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EVERY COUPLE OF weeks an email lands in inboxes of media organisations around Ireland.
Sent by a Dublin PR firm on behalf of the Food Safety Authority of Ireland, it outlines the closure orders issued to food businesses around Ireland. These emails don’t, however, give the reasons why a restaurant was closed or what steps were taken to remedy the situation.
They will be covered every time by almost every outlet – this one included.
But do those stories tell the full story?
In conversations with restaurant owners and operators – all of whom declined to be named – the system has been criticised.
Business owners and managers say that the food inspections can be overly punitive, and that the way the closures are communicated to the media are unfair, don’t give the full picture, and can have massive repercussions for their restaurants.
One restaurant manager says that a closure order against his busy café was over “something trivial”, but was still reported as a “closure”. While he does not argue that the Environmental Health Officer (EHO) who served the order has a job to do, he feels the system used is “blunt”.
“There you are, you’ve worked your whole life to build a business and it’s all over the papers and internet that you don’t look after your food. At least, that’s the perception.
How is that fair?
In total the FSAI says that 2016 saw food inspectors serve 94 closure orders, three improvement orders and nine prohibition orders on food businesses throughout the country.
A closure order is served where it is deemed that there is or there is likely to be a grave and immediate danger to public health at or in the premises.
They can refer to the immediate closure of all or part of the food premises, or all or some of its activities. An improvement order may be issued by the District Court if an improvement notice is not complied with within a defined period.
An improvement notice is served when it is deemed that any activity involving the handling or preparation of food or the condition of a premises is of such a nature that if it persists it will or is likely to pose a risk to public health.
A prohibition order is issued if the activities (handling, processing, disposal, manufacturing, storage, distribution or selling food) involve or are likely to involve a serious risk to public health from a particular product.
The Food Safety Authority of Ireland (FSAI) says that closure orders are served to protect the public. Chief Executive Dr Pamela Byrne said last month:
Closure Orders, regardless of the legislation under which they were served, indicate that not all food businesses are complying with the law and, as a result, are potentially putting consumers’ health at serious risk.
In the main, restaurant operators feel that the issue stems from a difference in language.
One operator whose business received a closure order says that the negative publicity could sink businesses.
“We didn’t feel like our closure was our fault as it related to outside work. But the press release didn’t give any of that context.
“When that’s your reputation, that context matters. The public should be told whether it’s a structural issue, but food is what gets the headlines.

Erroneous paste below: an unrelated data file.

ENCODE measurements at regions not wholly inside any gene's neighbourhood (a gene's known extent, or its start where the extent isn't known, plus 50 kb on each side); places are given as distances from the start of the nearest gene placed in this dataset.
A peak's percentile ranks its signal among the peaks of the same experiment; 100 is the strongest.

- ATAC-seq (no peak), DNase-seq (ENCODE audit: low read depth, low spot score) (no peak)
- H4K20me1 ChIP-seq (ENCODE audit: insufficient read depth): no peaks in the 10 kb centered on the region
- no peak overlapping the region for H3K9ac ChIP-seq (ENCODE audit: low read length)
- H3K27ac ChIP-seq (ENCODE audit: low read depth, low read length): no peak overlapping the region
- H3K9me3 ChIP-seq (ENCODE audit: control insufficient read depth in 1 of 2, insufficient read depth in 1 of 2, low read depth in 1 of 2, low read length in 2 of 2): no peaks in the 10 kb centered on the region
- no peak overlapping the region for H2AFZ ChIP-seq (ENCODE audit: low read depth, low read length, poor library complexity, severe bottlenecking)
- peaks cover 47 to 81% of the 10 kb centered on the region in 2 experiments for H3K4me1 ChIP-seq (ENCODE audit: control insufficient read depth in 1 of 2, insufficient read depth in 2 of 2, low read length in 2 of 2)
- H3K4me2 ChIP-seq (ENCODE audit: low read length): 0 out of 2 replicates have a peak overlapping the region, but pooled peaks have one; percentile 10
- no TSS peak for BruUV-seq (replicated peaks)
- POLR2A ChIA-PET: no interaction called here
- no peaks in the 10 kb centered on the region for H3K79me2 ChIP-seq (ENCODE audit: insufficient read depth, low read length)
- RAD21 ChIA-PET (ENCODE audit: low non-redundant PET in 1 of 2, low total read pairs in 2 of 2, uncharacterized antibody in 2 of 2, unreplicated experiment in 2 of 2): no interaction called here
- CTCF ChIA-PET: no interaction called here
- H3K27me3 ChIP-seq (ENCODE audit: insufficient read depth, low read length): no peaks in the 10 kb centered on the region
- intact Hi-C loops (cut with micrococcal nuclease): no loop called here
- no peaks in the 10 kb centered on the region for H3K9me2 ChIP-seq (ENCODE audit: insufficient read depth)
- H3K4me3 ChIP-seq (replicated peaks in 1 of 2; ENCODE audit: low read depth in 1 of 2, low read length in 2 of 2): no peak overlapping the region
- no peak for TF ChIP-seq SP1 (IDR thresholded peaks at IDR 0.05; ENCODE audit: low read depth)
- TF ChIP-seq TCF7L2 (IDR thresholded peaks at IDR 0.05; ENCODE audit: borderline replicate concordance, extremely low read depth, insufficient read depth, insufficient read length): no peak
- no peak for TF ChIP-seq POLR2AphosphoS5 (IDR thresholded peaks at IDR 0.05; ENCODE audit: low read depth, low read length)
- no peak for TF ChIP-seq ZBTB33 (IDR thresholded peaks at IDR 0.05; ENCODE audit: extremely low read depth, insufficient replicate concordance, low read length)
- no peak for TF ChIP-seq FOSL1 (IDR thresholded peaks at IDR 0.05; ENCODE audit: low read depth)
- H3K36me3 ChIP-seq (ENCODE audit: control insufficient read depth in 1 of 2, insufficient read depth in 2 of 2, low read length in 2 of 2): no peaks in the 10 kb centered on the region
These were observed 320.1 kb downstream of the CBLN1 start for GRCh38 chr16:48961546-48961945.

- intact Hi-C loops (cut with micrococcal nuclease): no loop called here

It should all be better communicated.
“It just feels like a massive red mark on your business for something that might have been a genuine mistake, or was fixed within an hour.”
Adrian Cummins of the Restaurant Association of Ireland told TheJournal.ie that this issue has been on the agenda for a long time.
“We’ve been talking about this for three years, but the FSAI won’t meet us on it.
“The press release goes out, the closure order is sensationalised, but the loss of a good name is unquantifiable.
“Even when the issue is resolved, the closure order is on the FSAI website for six months.
“The whole system needs to be overhauled.”
In March 2016, this website and most Irish outlets covered closure orders placed on a Dublin burrito bar -Little Ass Burritos.
Many failed to report that the orders had been lifted and the FSAI only gives out details of closures through Freedom of Information requests, which can take weeks to process, so an incorrect view developed for a small number of people that the businesses had closed.
In response, the owners of Little Ass took to Facebook to explain:
“To clarify on 17 February our colleagues in the EHO visited our store on Dawson street and ordered that we move some of our preparation activities off site. This is due in large part to the size of our store and the fact that over the last 2 years we’ve doubled our customer numbers. Anyway we were ordered under what’s called a Partial Closure Order not be confused with a Full Closure Order.
This happened at 11:00am that morning and by 11:30am a half an hour later everything was resolved prior to even opening that day. We weren’t required to close nor have we ever had such orders placed on us.
The day after the post, they followed up by posting that they had just had one of their busiest days. More than a year later, this case is still raised by some in the food industry as an example of the current system’s shortcomings.
“Those guys aren’t big businesses who can just brush this stuff off. That case alone proves this (the closure order system) is a blunt interest.”
In a statement, the FSAI said they are reviewing their practices.
We are currently developing a strategy for how we can provide more information on Enforcement Orders to the public.
The current system was chosen as the most suitable at the time when we started publishing the information. The legal basis for the FSAI to publicise the Enforcement Orders is in the FSAI Act, 1998.
That, a restaurant owner agrees, is needed.
“I just want them to look at the current system and say ‘how is this actually working in practice?’ and maybe think of restaurants a bit more.”